I know this because they are still talking about it! They continue to talk about it once we get back to school and even today we hear kids talking about it. They talk about all the ducks they got to see on the lake and the cormorants and the things they have never seen before.

Environmental Educator, Nellie educating about a caterpillar they found on the trail.

What keeps you coming back year after year?

I won’t lie it is so close to our school, it’s right in our backyard and is very convenient to get the students out of the classroom. But just the quality of the program you all put on out there is really awesome. Again, you’re bringing things to life that are in the textbook that the kids see in pages and in their books, but they don’t really get to see it until they walk out there and we can point it out to them. It’s just so cool to see the reaction of the students. To see these things in real life you can’t put words to it. Really, it’s just a neat experience for me to see what the students do and how they handle it and the enjoyment they have. After the field trip they start to connect things back and forth from the textbook and in the classroom with the field trip.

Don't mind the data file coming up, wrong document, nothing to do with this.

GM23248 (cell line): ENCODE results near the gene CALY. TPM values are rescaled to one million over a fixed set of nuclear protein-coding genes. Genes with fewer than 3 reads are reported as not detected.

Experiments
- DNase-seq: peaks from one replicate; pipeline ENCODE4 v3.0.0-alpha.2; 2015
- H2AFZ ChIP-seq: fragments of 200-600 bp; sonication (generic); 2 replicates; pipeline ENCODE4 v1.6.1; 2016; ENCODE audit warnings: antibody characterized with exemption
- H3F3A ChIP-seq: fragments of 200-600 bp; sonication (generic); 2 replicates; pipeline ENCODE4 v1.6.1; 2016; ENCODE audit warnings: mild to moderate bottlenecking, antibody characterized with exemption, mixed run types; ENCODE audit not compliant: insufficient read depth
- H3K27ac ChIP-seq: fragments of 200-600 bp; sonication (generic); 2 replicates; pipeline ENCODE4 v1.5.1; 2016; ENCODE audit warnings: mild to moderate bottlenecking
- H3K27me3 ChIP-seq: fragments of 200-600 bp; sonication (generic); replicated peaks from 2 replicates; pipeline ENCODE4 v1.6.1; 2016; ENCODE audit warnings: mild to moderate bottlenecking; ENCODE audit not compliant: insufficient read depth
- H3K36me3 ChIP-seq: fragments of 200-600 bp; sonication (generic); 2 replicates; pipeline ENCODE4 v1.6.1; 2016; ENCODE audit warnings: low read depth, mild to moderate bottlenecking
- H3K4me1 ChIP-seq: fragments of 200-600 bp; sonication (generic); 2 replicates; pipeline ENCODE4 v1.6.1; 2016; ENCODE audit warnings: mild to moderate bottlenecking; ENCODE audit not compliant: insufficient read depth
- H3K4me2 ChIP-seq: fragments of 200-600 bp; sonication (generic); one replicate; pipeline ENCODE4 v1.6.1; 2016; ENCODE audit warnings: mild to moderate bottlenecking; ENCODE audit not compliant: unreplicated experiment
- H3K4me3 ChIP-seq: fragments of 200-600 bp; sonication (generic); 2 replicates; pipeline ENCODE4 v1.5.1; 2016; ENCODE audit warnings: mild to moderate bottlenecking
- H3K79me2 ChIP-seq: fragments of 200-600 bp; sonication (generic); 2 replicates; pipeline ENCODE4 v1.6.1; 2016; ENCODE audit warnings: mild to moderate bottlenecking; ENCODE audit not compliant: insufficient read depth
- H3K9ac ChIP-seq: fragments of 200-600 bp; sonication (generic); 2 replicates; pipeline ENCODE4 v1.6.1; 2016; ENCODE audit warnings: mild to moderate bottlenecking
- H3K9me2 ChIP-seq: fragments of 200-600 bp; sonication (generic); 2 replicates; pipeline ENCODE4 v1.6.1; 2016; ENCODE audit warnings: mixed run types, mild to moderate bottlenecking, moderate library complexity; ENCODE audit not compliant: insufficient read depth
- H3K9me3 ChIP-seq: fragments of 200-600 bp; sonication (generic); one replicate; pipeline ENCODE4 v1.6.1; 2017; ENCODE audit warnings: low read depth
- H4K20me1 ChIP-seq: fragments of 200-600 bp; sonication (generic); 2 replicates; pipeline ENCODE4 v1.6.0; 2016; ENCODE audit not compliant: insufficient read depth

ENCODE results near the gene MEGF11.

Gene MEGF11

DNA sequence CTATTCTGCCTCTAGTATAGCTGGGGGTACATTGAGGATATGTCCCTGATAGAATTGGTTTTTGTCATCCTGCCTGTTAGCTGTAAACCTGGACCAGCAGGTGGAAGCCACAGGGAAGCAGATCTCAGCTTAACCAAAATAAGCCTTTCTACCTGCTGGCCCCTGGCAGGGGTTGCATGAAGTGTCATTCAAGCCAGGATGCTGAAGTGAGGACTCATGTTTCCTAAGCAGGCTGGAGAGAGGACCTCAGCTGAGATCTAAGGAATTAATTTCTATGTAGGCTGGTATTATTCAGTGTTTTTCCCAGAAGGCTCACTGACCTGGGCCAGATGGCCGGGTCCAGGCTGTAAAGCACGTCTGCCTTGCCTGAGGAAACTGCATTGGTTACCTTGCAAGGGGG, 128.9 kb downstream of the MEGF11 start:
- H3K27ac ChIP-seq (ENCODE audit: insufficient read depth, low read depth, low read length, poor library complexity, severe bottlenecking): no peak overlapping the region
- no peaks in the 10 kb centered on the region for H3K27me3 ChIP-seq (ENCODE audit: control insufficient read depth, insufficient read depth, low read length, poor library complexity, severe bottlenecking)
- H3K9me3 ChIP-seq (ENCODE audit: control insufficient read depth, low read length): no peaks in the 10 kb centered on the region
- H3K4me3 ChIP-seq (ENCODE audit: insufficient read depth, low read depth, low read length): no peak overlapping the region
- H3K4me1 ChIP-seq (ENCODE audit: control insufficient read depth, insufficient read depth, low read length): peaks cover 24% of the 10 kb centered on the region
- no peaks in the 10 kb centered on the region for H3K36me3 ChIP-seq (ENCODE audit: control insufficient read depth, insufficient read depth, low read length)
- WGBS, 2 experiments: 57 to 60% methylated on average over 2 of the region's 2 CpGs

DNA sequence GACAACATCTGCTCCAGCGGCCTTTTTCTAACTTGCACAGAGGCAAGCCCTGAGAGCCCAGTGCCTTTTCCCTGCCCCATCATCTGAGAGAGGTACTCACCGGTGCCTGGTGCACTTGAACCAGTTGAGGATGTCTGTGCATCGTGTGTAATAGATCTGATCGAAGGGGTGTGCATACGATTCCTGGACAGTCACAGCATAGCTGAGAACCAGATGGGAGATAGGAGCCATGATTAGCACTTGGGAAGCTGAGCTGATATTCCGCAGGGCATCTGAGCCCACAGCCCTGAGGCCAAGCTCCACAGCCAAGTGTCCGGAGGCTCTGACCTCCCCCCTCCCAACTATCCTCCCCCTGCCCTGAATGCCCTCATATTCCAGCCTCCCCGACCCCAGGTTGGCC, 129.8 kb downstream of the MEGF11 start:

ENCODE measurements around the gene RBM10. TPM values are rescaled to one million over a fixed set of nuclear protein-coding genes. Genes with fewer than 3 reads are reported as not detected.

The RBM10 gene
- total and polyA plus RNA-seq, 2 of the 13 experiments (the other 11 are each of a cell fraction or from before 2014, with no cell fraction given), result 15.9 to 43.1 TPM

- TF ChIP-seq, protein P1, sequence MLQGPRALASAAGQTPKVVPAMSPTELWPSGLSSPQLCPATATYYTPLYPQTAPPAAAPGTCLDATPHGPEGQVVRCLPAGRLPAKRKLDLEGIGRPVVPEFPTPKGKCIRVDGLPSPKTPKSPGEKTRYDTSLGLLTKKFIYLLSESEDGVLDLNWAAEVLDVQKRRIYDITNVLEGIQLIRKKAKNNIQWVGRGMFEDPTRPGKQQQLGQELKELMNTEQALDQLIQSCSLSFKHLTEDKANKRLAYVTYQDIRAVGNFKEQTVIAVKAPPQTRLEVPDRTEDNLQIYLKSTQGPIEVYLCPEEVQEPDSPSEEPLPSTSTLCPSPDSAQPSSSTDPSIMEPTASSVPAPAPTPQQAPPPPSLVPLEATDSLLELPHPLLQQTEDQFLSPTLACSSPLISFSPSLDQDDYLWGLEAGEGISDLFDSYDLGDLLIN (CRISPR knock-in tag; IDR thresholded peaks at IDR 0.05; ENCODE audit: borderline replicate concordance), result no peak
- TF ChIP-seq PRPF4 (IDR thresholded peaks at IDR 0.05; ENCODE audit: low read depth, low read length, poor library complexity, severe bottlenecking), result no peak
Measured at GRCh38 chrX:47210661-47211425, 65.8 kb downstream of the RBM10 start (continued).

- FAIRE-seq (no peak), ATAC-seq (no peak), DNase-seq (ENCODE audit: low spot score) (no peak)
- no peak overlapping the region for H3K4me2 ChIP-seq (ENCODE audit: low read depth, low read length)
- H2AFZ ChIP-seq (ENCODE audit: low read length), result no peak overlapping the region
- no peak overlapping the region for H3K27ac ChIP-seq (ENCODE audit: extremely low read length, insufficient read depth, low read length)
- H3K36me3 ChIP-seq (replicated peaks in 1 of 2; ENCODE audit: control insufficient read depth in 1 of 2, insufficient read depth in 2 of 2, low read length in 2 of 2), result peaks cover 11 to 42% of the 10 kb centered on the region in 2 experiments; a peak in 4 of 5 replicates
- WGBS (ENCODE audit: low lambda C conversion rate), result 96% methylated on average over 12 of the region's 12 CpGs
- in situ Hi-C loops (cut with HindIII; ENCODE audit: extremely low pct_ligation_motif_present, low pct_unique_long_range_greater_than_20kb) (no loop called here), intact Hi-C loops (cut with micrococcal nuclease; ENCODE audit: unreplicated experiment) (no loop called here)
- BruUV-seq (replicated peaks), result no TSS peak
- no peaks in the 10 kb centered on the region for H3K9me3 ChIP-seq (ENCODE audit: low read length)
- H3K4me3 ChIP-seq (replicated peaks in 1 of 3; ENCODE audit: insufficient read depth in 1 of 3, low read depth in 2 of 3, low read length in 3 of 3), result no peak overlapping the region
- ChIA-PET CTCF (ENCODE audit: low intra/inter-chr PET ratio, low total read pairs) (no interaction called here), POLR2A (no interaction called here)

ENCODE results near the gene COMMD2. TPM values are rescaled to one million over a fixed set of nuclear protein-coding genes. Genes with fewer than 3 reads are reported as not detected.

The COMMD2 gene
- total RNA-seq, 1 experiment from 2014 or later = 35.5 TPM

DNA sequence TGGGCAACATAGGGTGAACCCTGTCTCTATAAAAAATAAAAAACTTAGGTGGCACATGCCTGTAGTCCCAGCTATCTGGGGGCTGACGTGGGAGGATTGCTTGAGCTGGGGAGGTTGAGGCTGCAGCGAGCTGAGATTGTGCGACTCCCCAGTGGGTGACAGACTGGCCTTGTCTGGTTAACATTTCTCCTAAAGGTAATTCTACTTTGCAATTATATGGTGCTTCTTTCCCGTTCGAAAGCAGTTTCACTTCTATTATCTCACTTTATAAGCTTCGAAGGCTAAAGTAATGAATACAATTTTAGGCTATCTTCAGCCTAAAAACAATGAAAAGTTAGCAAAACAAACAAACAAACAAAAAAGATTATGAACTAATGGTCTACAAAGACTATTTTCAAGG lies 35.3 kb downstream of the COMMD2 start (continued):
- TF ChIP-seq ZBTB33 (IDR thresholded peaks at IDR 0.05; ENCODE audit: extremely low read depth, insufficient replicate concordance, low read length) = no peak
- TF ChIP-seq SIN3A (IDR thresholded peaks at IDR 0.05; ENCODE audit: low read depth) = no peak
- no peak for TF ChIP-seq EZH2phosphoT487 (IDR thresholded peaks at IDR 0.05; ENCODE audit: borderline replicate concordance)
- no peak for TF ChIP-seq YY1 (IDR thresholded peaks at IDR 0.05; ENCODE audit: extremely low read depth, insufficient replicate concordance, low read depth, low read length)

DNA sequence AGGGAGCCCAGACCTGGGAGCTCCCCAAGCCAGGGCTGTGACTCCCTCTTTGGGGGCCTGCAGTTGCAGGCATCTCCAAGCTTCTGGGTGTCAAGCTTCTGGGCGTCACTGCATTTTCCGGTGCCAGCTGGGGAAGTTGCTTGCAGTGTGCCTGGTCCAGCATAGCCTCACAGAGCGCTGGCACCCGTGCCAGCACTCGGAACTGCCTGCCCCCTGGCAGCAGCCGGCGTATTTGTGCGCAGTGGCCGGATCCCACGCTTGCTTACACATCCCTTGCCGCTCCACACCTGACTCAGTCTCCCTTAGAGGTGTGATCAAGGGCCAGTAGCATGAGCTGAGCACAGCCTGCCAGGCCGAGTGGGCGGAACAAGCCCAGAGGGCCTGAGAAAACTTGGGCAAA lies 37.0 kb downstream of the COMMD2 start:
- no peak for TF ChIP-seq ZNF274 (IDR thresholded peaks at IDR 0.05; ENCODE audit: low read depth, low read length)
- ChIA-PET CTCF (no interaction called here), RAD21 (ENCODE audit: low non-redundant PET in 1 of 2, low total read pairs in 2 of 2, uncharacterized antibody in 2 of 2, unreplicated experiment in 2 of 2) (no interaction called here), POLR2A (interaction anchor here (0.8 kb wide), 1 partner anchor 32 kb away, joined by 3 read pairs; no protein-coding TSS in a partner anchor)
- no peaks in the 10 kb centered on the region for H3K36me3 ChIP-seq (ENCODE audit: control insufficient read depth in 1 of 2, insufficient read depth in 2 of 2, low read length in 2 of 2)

Chuck, thank you for your dedication to these programs and for getting your students outside to see science in action. Is there anything else you would like to add?

I will make sure that when I retire the legacy continues. I will make sure that whoever comes after me has the information to continue these programs with Bird Conservancy. I am just impressed with what you all do over there. Bird Conservancy does a heck of a job. I mean I tell everybody I can about the program and not just the programs during the school year, but I encourage the kids to come out to your summer camps and the night hikes. You all just do a really great job. Really quality work and it’s a lot of fun.

Teacher Chuck Hart embarking on his 27th year of field trips with Bird Conservancy.

Bird Conservancy offers year-round programing for all grades. Check out our Education page to learn more! Thank you to all of the educators who bring their students out to learn about birds and conservation at our many education programs.